Figure 6: Final processed 2-D SEM/X-ray images for a portland cement ground to different fineness: top- 540.7 m2/kg, and bottom- 197.0 m2/kg. Each image is 256 µm by 200 µm. Colors correspond to the following phases: red- C3S, aqua- C2S, green- C3A, orange- C4AF, pale green- calcium sulfates, yellow- K2SO 4 , and white- free lime.
In Table I, the quantitative phase analysis results from the final segmented 2-D SEM/X-ray images are compared to one another and to the phase fractions estimated using optical microscopy point counting on the raw clinker. In general, the agreement between the different cement powder images and the raw clinker image is quite reasonable. The volume fractions of the C 4AF phase are slightly greater in the SEM images than in the clinker analysis, perhaps illustrating that an accurate determination of the ferrite phase via conventional optical microscopy is somewhat difficult, perhaps due to its small grain size. When comparing the results for the different finenesses, there are not any significant differences between the surface area phase fractions (relative to the corresponding volume fractions) to indicate that one particular phase is being preferentially exposed by the grinding. In general, the surface area fractions for the C3 A are higher than its corresponding volume fractions, and vice versa for the C3 S. This indicates that the cement particle surfaces are enriched in C3 A and deficient in C3S relative to the cement's bulk composition. This is at least partially due to the fact that the C3S tends to be located in the larger particles, which have a reduced surface area to volume ratio relative to the smaller particles often containing the C3 A phase.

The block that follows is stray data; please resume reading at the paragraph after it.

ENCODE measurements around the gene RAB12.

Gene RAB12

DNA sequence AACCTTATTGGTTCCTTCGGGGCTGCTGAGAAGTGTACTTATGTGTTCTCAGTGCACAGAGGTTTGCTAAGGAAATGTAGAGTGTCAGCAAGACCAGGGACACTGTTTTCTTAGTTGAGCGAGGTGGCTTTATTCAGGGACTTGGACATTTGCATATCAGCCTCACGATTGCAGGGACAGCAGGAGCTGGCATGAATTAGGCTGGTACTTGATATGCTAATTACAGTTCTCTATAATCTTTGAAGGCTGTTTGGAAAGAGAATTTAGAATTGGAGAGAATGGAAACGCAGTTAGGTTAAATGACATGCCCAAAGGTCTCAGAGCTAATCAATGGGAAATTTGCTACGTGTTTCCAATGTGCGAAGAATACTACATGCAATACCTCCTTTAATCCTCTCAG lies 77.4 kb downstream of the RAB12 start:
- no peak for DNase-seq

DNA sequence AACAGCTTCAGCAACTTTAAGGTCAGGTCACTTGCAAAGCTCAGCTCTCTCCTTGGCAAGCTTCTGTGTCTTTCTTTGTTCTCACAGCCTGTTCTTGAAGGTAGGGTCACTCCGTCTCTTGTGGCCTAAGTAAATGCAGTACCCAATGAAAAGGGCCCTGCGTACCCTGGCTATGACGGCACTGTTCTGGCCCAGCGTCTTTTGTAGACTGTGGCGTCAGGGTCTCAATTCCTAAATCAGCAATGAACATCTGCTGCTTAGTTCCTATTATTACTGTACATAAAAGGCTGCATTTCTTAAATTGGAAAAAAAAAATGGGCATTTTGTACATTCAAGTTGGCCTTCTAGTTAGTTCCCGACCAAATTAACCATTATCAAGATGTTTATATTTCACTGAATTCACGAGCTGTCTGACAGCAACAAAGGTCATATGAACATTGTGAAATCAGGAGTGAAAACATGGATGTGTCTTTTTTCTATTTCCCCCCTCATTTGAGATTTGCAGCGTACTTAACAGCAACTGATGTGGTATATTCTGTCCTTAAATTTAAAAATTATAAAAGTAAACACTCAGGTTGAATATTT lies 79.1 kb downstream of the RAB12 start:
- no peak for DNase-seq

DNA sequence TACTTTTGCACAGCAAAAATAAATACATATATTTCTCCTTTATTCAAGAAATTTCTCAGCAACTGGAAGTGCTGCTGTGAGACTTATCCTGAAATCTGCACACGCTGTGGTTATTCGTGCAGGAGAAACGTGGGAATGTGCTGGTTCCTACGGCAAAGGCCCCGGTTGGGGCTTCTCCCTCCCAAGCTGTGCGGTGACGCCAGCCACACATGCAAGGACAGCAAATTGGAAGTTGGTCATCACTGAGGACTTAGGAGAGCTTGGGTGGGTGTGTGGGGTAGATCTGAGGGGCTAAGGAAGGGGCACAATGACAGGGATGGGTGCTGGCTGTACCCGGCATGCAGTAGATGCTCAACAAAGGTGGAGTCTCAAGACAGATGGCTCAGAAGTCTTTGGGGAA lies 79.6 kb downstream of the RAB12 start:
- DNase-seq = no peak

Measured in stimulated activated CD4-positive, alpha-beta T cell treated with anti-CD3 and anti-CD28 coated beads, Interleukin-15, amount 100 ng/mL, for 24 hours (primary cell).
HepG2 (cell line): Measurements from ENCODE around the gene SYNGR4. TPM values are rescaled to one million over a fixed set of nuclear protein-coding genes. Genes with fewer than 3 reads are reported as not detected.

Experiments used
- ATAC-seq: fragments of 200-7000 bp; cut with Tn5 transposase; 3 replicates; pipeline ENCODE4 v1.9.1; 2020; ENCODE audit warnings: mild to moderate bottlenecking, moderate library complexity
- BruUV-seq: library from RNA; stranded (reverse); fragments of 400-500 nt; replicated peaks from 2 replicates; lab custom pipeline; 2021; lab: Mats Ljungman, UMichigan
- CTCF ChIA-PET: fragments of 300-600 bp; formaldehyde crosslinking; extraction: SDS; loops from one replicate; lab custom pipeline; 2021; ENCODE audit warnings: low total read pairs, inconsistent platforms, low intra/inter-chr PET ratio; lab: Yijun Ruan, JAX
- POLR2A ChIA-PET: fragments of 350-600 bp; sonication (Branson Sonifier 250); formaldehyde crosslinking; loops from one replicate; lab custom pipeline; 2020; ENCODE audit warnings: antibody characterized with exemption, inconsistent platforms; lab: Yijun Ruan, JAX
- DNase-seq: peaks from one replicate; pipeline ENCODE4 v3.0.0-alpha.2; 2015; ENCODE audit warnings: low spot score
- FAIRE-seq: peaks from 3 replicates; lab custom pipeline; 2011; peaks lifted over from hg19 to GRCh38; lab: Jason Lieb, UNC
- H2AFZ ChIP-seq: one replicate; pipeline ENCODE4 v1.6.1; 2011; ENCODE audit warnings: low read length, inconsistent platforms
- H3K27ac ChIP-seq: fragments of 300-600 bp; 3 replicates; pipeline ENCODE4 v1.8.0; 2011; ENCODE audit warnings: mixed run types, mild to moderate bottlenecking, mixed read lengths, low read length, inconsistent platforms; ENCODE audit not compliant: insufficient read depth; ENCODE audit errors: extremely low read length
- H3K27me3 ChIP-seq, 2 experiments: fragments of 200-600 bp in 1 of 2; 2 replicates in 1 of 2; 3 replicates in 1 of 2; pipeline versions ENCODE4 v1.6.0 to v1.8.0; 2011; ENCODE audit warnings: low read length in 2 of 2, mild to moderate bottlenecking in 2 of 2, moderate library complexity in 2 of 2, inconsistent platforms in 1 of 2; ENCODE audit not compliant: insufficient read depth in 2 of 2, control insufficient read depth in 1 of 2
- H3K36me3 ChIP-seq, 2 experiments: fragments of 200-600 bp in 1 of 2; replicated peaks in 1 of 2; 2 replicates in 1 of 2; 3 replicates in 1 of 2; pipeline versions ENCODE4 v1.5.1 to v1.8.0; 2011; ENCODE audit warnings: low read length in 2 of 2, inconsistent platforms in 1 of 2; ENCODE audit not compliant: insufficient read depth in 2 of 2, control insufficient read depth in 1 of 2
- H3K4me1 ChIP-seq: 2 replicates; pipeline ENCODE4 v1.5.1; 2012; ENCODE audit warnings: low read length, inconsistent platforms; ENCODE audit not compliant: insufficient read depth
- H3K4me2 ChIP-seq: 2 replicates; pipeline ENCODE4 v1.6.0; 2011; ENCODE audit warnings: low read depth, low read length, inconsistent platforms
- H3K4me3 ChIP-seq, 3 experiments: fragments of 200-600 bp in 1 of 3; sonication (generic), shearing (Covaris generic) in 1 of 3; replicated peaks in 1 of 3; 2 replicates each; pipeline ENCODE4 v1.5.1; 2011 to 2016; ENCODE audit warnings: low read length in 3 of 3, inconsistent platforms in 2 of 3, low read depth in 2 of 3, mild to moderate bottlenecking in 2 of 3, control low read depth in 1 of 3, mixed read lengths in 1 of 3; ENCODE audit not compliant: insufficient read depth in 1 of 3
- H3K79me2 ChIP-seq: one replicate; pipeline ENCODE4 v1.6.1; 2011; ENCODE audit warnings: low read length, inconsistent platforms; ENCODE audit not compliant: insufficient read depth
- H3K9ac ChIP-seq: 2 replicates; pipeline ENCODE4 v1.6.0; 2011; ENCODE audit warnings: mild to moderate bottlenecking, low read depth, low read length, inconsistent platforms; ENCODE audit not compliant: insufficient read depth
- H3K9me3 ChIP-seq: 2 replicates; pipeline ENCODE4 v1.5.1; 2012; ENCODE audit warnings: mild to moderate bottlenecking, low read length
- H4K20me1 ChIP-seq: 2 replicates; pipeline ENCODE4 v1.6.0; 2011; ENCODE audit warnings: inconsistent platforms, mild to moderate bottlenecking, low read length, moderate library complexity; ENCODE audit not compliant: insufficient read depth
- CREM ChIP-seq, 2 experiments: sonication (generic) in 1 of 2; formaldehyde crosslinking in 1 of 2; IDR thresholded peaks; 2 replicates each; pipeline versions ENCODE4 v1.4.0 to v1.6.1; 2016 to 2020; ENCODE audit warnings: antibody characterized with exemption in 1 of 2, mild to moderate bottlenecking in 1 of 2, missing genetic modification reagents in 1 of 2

One important application for the images and the quantitative phase analysis results presented in this paper is to provide input for cement hydration and microstructural development models [11,12]. Based on the quantitative phase fractions and the two-point correlation functions measured for the phases, a 3-D cement particle image can be reconstructed which matches the phase volume fractions, phase surface area fractions, and correlation structure of any cement of interest . It is only after the starting cement powder is adequately characterized that accurate modelling of the hydration behavior and physical properties of cement-based materials is possible .
|Blaine fineness (m2/kg)|
|Surface area fractions|
Figure 7: Image analysis surface area to volume ratio for four major clinker phases vs. measured Blaine fineness for a portland cement ground to five different finenesses. Error bars indicate one standard deviation for cases where two images were analyzed at a given fineness